Although the story was written and published in 1945, the historical context of the story itself was set during the Mexican Revolution. What type of story was this? A fictitious story that used real Mexican and placed them in real historical situations like that of the post-Mexican Revolution era. Allies Avila Camacho's Presidency Presidency from 1940 to 1946
Had highly conservative values
Did not push for enforcement of the most populist articles in the Constitution one of which was agrarian reform. World War II Mexican Pilots in WWII Historical Connection to the story Rulfo was influenced by Camacho's conservatism during his presidency which meant that he did not enforce land reform.
Rulfo, with the bitter experiences from his past growing up in the post-Revolution and the Cristero War, and seeing that the Mexican government no longer pursued what thousands of Mexicans had died for and towns destroyed such as his hometown of San Gabriel, was ultimately inspired to write a story, and eventually book, on the failures of the Revolution through the use of fictional characters that portrayed these ideals. Rulfo's Impact in Succeeding Generations His second work, "Pedro Páramo", had a major influence on the development of magical realism: the combination of magical elements with the real world in literature.
The development of magical realism granted Latin America its greatest novelists of the 20th century such as:
Gabriel García Márquez: "One Hundred Years of Solitude
Isabell Allende: "The House of the Spirits"
Laura Esquivel: "Like Water for Chocolate"
Márquez said that he felt blocked as a novelist after writing his first four books, but after he read Pedro Páramo he became inspired to write his next work, "One Hundred Years of Solitude".
Many films have been made:
"El despojo"(1960)
"El gallo de oro" (1964)
"La formula secreta" (1964)
"El Rincon de la Virgenes" (1972) Wrote about many parts of his childhood in this book Rulfo's Photography
"The Cristero War." Explorando Mexico. Explorando Mexico, n.d. Web. 13 Sept. 2012. <http://www.explorandomexico.com/about-mexico/4/154/>.
"History, The Cardenas Era." The Cardenas Era. Contriesquest, n.d. Web. 13 Sept. 2012. <http://www.countriesquest.com/north_america/mexico/history/the_cardenas_era.htm>.
"Juan Rulfo. Biografía." Juan Rulfo. Biografía. Biografías Y Vidas, n.d. Web. 13 Sept. 2012. <http://www.biografiasyvidas.com/monografia/rulfo/>.
"Military." President Manuel Avila Camacho [1940-46]. Global Security, n.d. Web. 13 Sept. 2012. <http://www.globalsecurity.org/military/world/mexico/president-avila.htm>.
Perus, Francoise. "Camino De La Vida: “Nos Han Dado La Tierra” De Juan Rulfo." Instituto De Investigaciones Sociales-UNAM 69.208 (2003): 1-19. Revista Iberoamericana. University of Pittsburgh, July 2003. Web. 12 Sept. 2012. <evista-iberoamericana.pitt.edu/ojs/index.php/Iberoamericana/article/view/5640/5787>.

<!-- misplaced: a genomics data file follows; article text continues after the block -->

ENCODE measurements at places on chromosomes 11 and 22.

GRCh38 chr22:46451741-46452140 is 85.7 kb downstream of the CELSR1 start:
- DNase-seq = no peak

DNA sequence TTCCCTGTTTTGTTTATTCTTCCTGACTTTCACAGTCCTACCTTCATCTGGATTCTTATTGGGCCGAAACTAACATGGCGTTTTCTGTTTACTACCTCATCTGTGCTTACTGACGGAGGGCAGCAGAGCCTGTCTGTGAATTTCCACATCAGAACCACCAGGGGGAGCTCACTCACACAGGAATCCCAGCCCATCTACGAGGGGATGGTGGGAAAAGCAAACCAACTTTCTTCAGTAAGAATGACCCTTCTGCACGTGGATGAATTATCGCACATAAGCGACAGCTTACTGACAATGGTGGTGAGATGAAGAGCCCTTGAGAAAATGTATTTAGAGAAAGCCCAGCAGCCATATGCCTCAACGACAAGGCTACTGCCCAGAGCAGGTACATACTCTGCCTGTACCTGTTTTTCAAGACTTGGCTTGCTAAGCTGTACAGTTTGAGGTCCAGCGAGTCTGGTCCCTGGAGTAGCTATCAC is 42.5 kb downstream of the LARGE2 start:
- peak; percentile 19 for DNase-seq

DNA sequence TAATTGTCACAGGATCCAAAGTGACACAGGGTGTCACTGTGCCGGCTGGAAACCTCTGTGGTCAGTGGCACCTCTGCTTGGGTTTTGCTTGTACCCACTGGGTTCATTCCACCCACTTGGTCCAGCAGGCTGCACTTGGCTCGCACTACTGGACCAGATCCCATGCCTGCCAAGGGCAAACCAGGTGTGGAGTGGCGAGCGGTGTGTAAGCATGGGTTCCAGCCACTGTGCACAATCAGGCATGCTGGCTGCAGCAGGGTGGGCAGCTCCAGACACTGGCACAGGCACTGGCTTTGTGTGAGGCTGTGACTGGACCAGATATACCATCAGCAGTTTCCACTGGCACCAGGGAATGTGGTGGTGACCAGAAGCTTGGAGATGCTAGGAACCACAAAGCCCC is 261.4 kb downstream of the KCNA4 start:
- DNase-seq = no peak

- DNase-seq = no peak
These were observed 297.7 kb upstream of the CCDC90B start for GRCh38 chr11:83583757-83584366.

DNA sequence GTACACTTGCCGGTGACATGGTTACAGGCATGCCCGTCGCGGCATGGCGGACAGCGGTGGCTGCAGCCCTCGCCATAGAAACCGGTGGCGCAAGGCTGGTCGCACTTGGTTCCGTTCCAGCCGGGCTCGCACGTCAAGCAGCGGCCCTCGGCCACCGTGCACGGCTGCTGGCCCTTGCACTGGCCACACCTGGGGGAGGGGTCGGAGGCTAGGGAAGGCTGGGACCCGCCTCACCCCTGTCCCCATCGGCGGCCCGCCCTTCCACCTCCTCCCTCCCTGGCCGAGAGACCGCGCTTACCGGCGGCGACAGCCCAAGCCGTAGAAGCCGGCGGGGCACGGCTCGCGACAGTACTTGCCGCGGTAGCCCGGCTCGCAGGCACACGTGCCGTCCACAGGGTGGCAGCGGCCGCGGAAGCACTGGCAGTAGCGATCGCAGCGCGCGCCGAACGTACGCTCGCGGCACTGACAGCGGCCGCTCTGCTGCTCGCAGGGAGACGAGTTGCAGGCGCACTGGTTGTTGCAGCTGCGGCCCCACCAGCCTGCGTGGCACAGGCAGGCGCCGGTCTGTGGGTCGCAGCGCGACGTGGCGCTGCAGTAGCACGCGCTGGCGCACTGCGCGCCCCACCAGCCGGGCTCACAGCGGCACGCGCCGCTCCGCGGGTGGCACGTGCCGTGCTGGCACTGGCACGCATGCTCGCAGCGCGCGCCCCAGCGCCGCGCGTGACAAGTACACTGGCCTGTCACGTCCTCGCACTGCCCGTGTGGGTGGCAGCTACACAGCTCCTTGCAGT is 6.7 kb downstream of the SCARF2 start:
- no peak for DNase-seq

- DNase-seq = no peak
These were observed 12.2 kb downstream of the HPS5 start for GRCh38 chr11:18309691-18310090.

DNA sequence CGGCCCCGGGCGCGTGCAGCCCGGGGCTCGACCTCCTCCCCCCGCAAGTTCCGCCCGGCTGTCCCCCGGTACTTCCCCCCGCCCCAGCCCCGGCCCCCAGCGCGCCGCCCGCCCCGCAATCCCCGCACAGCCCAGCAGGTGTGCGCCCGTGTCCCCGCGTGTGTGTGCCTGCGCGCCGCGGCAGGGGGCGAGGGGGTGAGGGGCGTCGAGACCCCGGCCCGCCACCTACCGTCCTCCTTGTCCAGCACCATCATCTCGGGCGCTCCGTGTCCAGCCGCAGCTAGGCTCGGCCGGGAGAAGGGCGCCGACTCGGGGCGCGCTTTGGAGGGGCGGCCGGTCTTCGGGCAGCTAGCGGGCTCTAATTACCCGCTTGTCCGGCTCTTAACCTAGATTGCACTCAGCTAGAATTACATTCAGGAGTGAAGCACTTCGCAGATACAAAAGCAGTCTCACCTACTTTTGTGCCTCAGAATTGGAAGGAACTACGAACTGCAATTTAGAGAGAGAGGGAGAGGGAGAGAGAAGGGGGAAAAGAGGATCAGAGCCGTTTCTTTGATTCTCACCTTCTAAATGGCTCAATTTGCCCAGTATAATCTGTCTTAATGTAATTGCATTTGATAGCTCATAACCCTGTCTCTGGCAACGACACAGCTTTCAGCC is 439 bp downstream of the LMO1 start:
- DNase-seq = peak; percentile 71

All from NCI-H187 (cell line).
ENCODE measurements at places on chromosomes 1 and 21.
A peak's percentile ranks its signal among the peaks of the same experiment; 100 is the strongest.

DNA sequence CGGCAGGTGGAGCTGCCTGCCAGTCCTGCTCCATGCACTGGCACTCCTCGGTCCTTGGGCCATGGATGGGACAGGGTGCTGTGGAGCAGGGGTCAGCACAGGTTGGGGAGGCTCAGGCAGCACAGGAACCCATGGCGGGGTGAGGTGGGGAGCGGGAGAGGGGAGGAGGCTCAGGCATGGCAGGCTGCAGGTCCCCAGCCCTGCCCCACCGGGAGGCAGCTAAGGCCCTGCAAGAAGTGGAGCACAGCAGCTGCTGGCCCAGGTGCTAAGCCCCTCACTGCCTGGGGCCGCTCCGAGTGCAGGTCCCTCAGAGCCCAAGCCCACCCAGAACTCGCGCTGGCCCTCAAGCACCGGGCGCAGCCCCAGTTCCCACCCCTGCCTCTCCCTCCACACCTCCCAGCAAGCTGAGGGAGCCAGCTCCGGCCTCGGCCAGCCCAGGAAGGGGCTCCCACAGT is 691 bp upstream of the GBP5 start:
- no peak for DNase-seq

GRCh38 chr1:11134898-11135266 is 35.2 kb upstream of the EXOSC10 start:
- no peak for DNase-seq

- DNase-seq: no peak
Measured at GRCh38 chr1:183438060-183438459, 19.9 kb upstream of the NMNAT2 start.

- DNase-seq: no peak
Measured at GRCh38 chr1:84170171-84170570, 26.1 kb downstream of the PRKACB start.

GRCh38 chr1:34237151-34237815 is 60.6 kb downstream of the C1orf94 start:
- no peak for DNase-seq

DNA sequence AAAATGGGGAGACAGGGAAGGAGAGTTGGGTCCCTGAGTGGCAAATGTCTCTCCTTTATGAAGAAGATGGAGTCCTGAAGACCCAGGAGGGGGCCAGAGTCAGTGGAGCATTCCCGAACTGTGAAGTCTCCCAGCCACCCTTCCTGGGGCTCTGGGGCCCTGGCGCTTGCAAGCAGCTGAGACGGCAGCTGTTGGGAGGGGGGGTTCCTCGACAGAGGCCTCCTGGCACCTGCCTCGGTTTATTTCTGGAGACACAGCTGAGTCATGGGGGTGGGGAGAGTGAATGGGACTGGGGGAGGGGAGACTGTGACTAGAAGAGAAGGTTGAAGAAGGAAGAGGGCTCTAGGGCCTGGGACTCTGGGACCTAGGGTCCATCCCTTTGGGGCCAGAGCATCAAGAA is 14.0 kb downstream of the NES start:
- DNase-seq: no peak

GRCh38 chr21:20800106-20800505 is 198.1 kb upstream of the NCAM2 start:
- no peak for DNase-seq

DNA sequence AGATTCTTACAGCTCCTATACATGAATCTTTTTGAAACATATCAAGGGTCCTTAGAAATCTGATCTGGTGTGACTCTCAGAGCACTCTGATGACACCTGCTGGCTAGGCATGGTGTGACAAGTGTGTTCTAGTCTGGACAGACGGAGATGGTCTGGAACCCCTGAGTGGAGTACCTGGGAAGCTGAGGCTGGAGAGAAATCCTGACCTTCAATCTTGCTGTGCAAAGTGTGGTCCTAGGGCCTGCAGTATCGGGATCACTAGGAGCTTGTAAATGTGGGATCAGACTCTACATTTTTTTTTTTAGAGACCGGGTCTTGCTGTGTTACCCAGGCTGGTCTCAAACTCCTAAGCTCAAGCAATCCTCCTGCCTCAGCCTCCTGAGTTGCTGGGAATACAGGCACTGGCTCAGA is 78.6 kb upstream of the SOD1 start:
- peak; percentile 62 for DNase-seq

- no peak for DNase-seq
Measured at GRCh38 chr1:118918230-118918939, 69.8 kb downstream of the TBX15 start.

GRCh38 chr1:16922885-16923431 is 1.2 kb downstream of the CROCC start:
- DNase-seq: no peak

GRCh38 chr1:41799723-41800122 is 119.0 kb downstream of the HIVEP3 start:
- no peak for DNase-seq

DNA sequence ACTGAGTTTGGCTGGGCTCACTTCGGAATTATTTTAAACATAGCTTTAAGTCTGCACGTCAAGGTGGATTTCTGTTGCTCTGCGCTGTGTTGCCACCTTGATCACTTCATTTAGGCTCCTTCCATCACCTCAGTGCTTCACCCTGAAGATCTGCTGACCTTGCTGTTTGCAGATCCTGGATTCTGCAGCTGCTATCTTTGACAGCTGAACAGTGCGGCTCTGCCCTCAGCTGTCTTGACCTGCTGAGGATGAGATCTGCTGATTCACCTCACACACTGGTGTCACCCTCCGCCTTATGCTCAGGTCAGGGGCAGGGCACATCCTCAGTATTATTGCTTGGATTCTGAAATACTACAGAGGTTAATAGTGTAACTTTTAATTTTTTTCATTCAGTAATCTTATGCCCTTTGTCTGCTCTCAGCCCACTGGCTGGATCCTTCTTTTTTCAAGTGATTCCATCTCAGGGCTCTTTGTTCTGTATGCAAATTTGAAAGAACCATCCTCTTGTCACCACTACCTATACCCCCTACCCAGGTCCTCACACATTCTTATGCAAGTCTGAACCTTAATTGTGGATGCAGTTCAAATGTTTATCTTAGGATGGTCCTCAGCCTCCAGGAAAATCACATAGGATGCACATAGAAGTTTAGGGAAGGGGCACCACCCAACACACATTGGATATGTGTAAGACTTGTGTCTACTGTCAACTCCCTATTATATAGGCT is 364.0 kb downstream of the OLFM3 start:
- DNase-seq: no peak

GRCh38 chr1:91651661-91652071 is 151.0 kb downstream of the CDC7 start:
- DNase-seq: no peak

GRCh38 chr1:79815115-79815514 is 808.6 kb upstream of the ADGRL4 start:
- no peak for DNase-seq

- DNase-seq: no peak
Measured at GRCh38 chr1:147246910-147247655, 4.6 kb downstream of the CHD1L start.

Rulfo, Juan. "Nos Han Dado La Tierra - Juan Rulfo - Ciudad Seva." Nos Han Dado La Tierra - Juan Rulfo - Ciudad Seva. Ciudad Seva, 10 Nov. 2010. Web. 14 Sept. 2012. <http://www.ciudadseva.com/textos/cuentos/esp/rulfo/noshan.htm>.
Rulfo, Juan. The Burning Plain, and Other Stories. Print.
Seligman, Johanna. "Seligmanparamo." Juan Rulfo and His Novel, Pedro Páramo. Lewis & Clark University, Importance of Narrator's Point of View Story is told in the first person point of view as a result of Rulfo's focus on placing his readers in the mind of the peasant to fully understand the thoughts of peasants given that these did not have a voice in the government. Symbolism Plain represented the hopelessness of the peasant population in Mexico after the Revolution.
Official represented the government and its disinterest in providing land to the poor.
Travelers' lack of motivation to talk represented the oppression peasants faced by the government.
Conversation with official also shows the government's unwillingness to help the peasants when the official told them not to complain since the land was being given to them for free. Slowly, the number of men in the group decreases from over 20 to just four which connects with Mexico in the 1940s when the peasant population decreased radically and the country headed into a more industrialized direction. Transition from nightmare to reality In the beginning, the extremely hot weather that causes the men's discouragement to talk, captures the minds of readers into this pessimistic bubble that recreates the emotions of the dissatisfied peasants.
However, by the end of the story, when they start traveling down the barranca into the town, they begin to talk more than at any other point before that in the story creating an effect of reemerging into freedom from the oppression of the land controlled by the government. Rulfo intended to lose the reader in the physical environment of the world around the travelers.
He did not want the readers to find a limit to the land but to think of the dry plain as an immense desert that never ended in order to induce the feeling of hopelessness among readers.
Therefore no spatial terms were used to define the physical limits of the land.
This way Rulfo would make his readers feel the emotions the peasants experiences throughout their journey. Physical Environment From Revolutionary Back to Peasant Faustino First thing Faustino mentions is that it may rain.
The rest of the men look up at the sky and according to the narrator "maybe so."
Faustino then becomes the character that symbolizes the idea of lingering hope that may soon disappear with the doubts and eventually the one drop that falls. Transformation of hope among the characters Literary Analysis of
"They have given us the land" by Juan Rulfo Connection to History